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Chapter 4. Compiling Source Code


Compiler Differences
Compiling Unix Source Code
Architectural Issues

The Mac OS X Developer Tools are available from Apple and provide a development environment that will be familiar to any Unix developer whoworks with command-line compilers. For details about obtaining these tools, see the "Developer Tools" section in the Preface. The Developer Tools include all sorts of other goodies, including an advanced Integrated Development Environment (IDE), but coverage of those tools is beyond the scope and intent of this book. To learn more about the Developer Tools, you can see /Developer/Documentation/DeveloperTools/devtools.html. You can also learn how to use Project Builder and Interface Builder and how to program Cocoa applications with Objective-C in Learning Cocoa with Objective-C (O'Reilly) and Building Cocoa Applications: A Step-by-Step Guide (O'Reilly).

The C compiler that comes with the Developer Tools is based on the Free Software Foundation's GNU Compiler Collection, or GCC. Apple's modifications to GCC include the addition of Objective-C to the compiler suite, as well as various modifications to deal with the Darwin operating system. The development environment in Mac OS X includes:

This is an English-like language used to script applications and the operating system. AppleScript is installed as part of the Mac OS X operating system and does not require the Developer Tools package.

AppleScript Studio
This is a high-level development environment based on AppleScript that allows you to build GUI applications by hooking AppleScript into the Cocoa frameworks. AppleScript Studio is installed along with the Developer Tools package.

These compilers are based on GCC and provide support for C, C++, Objective-C, Objective-C++, and assembly.

Compiler Tools
These include the Mac OS X Mach-O GNU-based assemblers, Mach-O static link editor, Mach-O dynamic link editor, and Mach-O object file tools, such as nm and otool.

There is extensive documentation for the Apple Developer Tools (provided by Apple). Available in both HTML and PDF formats, the developer documentation can be found in /Developer/Documentation. The documents are also available online from the Apple Developer Connection (ADC) web site (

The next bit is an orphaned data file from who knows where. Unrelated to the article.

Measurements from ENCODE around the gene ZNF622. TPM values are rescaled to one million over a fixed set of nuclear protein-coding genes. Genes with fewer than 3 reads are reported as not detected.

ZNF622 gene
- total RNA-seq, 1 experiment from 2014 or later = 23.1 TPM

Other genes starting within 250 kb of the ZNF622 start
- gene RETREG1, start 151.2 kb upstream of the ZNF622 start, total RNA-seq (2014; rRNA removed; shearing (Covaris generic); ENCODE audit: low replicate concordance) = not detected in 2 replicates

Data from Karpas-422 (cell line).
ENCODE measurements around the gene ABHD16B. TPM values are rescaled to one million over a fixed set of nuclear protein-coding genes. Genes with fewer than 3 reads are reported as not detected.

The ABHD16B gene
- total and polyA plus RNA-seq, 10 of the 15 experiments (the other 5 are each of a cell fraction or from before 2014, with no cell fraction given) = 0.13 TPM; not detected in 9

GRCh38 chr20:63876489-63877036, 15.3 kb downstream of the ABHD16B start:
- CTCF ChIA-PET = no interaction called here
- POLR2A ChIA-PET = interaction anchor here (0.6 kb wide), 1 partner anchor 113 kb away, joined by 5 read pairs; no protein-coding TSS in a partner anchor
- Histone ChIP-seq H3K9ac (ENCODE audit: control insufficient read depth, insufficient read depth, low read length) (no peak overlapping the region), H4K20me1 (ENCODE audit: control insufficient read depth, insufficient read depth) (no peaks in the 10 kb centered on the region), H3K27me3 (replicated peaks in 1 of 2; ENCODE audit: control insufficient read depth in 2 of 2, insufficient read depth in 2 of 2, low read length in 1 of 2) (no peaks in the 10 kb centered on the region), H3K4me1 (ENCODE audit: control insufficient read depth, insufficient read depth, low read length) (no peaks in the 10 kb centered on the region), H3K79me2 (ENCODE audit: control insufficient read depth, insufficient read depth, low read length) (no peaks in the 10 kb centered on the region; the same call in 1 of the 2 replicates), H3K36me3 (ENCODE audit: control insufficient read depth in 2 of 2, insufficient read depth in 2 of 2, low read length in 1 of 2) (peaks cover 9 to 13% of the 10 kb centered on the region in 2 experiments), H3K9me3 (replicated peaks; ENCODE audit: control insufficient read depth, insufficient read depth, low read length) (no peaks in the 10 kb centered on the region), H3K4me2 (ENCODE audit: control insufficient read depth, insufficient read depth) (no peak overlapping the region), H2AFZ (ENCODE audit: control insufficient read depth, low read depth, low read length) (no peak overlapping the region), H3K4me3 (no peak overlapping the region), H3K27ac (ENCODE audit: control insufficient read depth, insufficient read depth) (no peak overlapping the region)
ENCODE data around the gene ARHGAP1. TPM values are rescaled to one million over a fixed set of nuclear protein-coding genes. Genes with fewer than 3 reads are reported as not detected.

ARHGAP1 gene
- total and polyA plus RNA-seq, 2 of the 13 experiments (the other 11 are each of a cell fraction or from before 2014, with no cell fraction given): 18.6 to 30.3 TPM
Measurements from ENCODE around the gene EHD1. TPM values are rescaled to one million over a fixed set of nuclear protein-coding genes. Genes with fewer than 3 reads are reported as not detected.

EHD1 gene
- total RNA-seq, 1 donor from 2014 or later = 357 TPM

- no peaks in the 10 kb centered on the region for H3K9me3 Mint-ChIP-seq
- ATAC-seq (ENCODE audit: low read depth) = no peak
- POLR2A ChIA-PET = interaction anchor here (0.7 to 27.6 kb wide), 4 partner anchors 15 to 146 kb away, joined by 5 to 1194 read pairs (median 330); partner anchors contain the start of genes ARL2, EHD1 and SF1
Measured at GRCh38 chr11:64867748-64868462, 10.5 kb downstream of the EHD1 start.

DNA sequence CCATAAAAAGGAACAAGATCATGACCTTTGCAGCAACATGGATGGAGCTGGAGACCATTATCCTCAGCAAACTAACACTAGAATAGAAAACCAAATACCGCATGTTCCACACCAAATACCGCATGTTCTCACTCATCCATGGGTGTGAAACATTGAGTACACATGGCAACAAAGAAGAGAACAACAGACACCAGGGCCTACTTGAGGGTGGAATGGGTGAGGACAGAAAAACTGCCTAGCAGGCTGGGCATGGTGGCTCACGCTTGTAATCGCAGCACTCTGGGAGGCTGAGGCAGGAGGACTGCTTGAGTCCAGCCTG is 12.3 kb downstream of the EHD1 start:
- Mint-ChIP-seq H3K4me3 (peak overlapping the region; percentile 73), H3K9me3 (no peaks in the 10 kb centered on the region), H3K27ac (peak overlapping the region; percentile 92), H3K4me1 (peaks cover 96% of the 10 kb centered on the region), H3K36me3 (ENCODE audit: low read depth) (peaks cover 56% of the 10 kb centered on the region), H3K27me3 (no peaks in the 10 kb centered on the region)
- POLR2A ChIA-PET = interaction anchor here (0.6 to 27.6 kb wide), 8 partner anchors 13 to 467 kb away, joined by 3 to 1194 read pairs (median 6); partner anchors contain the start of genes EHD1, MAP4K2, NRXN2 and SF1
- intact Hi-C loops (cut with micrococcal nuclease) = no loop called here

TIP: You can also access the documentation for GCC with your web browser by going to /Developer/Documentation/DeveloperTools/Compiler/CompilerTOC.html.

The Apple debugger is based on GNU gdb.

Miscellaneous Tools
These include traditional development tools, such as GNU make and GNU libtool, graphical and command-line performance tools, Project Builder for WebObjects (Mac OS X Server), and an extensive set of Java development tools.

Project Builder
This is an integrated development environment for Mac OS X that supports Cocoa and Carbon programming with C, C++, Objective-C, and Java.

Interface Builder
This is a graphical user interface editor for Cocoa and Carbon applications.

We will not address the complete Mac OS X development suite in this chapter. Instead, we will focus on the command-line development tools and how they differ from the implementations on other Unix platforms.

Java programmers will find that the Mac OS X command-line Java tools (see Section 1.6.4) behave as they do under Unix and Linux.

Perl programmers coming from previous Macintosh systems will find that Mac OS X does not use MacPerl (, but instead, uses the standard Unix build of the core Perl distribution (

4.1. Compiler Differences

GCC is supported on a wide range of platforms and is familiar to most Unix developers. A natural consequence of this is that most Unix developers will find a familiar development environment in Mac OS X. There are, however, some important differences.

One difference that experienced GCC users may notice, particularly if they have dealt with a lot of mathematical and scientific programming, is that Mac OS X's Developer Tools do not include FORTRAN. However, the Fink distribution ( includes g77 , the GNU FORTRAN '77 compiler. Also, the Darwin archive includes the source code for g77, which you can use to compile FORTRAN code. For more information on the Darwin CVS archive, see Chapter 7.

TIP: Mac OS X's C compiler contains a number of Mac OS X-specific features that have not been folded into the main GCC distribution. (It is up to the Free Software Foundation (FSF) to accept and merge Apple's patches.) For information on how Apple's compiler differs from the GNU version, see the README.Apple file in the Darwin CVS archive's gcc3 subdirectory.

As of this writing, Apple's cc compiler is based on GCC 3.1. However, GCC 2.95 is also available as /usr/bin/gcc2. By default, invoking cc or gcc will invoke GCC 3.1. You can change this to GCC 2.95 by running the command gcc_select 2, and you can change it back with gcc_select 3. You can see the current settings by running gcc_select with no arguments:

% gcc_select 
Apple Computer, Inc. GCC version 1161, based on gcc version 3.1
20020420 (prerelease)
TIP: You can find the Mac OS X Compiler Release Notes on your system at /Developer/Documentation/ReleaseNotes/Compiler.html. You should consult these release notes for details on the most current known problems, issues, and features.

4.1.1. AltiVec

The Motorola AltiVec Velocity Engine is also supported for G4 processors by the Mac OS X GCC implementation. The compiler flag -faltivec must be specified to compile code engineered to use the Velocity Engine. Inclusion of this command-line option to cc defines the preprocessor symbol _ _VEC_ _.

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